San Gabriel Valley Water Company customers in the Baldwin Park and La Puente areas were advised Saturday it was again safe to drink their tap water after a failure at a groundwater treatment facility earlier this week contaminated the system with perchlorate.
After officials issued a warning not to drink water following the discovery of the contamination Thursday, San Gabriel Valley Water Company President Bob Nicholson said Saturday morning that the system has been flushed of the toxic chemical.
“We got the sample results back indicating the water is clean,” he said Saturday morning.
Officials distributed notices door-to-door notifying affected residents not to drink or cook with tap water until further notice after the problem was detected.
“San Gabriel Valley Water Company’s water system in and around Baldwin Park and La Puente has high levels of perchlorate,” the utility said in a public notice, which was distributed door-to-door to affected customers.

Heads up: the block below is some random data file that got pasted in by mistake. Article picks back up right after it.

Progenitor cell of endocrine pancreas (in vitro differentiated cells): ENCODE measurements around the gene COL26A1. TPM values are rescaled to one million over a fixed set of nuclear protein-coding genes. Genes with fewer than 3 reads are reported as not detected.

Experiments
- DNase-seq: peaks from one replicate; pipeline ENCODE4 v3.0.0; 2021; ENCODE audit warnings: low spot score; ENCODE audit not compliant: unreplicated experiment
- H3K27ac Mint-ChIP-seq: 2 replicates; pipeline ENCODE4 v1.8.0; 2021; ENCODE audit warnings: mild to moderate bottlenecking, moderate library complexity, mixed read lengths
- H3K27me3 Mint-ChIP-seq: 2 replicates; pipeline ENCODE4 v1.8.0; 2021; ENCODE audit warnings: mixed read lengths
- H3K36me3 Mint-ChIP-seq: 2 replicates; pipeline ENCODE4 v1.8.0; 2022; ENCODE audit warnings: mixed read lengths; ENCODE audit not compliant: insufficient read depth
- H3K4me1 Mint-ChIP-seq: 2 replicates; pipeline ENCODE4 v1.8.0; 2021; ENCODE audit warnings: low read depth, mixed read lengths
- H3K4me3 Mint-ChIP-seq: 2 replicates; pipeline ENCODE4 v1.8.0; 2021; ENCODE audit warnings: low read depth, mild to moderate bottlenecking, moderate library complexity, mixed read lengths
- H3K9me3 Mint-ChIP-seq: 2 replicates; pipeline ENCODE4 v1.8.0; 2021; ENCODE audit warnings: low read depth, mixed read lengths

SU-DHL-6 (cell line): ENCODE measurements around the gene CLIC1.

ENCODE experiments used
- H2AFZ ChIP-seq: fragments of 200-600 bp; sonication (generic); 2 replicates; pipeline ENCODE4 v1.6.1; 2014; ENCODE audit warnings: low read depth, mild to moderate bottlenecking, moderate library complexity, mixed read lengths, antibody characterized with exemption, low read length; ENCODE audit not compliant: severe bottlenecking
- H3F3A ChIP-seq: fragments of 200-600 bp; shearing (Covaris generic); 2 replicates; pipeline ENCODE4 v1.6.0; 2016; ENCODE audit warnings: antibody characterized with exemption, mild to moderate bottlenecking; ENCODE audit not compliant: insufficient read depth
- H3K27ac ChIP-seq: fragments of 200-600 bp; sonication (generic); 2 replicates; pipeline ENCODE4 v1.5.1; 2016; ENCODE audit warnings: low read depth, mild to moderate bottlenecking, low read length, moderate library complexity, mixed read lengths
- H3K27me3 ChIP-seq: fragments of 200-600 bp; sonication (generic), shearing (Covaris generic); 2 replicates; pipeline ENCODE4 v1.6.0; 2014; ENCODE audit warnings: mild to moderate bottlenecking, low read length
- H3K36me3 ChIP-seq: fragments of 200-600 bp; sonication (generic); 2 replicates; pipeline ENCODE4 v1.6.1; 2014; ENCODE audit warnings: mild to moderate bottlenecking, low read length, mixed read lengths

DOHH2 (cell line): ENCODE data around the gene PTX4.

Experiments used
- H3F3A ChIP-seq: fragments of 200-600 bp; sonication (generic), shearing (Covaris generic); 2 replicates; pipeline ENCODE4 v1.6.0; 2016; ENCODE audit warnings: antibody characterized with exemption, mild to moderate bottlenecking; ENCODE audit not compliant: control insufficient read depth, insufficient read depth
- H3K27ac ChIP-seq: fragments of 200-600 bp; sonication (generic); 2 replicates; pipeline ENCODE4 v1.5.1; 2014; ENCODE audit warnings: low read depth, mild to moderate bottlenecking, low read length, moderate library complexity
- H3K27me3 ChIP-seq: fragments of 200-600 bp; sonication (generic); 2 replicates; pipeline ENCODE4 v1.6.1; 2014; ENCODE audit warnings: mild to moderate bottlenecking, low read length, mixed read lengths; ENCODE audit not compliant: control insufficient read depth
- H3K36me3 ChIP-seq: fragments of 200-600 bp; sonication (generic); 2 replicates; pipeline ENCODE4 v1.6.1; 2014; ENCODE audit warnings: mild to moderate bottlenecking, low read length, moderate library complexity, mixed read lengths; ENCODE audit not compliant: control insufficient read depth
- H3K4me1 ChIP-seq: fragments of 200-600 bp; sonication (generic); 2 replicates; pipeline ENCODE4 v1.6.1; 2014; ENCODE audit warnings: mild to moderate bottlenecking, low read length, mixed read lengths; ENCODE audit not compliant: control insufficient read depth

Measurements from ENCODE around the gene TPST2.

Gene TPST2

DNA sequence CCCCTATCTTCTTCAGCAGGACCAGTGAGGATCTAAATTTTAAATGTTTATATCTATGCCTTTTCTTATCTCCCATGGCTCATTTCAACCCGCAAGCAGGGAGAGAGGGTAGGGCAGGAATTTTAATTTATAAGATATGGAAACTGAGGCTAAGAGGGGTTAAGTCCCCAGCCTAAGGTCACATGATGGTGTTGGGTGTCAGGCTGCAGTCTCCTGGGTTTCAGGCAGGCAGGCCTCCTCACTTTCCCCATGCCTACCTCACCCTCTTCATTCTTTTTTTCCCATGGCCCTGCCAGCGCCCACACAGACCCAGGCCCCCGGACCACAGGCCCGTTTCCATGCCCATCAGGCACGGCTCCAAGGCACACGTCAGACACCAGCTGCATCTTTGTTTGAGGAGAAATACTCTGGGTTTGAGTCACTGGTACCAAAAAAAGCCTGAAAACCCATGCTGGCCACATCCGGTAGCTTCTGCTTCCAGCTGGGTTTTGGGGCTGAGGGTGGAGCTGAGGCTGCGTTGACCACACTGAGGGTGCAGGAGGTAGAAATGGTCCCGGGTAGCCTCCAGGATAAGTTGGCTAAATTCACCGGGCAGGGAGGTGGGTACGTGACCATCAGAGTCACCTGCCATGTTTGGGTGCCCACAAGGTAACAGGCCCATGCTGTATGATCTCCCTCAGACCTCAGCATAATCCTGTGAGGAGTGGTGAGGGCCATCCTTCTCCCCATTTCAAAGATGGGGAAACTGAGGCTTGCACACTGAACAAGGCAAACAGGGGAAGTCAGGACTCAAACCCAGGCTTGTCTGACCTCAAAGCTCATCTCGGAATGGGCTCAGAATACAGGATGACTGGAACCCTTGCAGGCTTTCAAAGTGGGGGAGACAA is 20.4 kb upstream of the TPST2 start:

“Boiling, freezing, filtering or letting water stand does not reduce the perchlorate level,” the water company’s public alert said. Excessive boiling can even cause the perchlorate levels to become more concentrated.
Perchlorate is an inorganic chemical commonly used to make rocket fuel, fireworks, explosives, matches similar items.
Utility workers immediately shut down the water supply from the affected well — one of 35 in the utility’s system — however the remnants of perchlorate contamination had to be flushed out of the system before the water could be declared safe, Nicholson said.
Water was being re-directed from other wells within the system as officials continued making repairs to the malfunctioning groundwater treatment facility, he added.
San Gabriel Water Company officials were preparing to distribute bottled water Saturday in case of an unforeseen increase in the length of the service disruption, Nicholson said, however the problem was resolved before that became necessary.
According to the utility, the “temporary consumption” of perchlorate at the levels detected in the system do not pose a health risk to people or pets.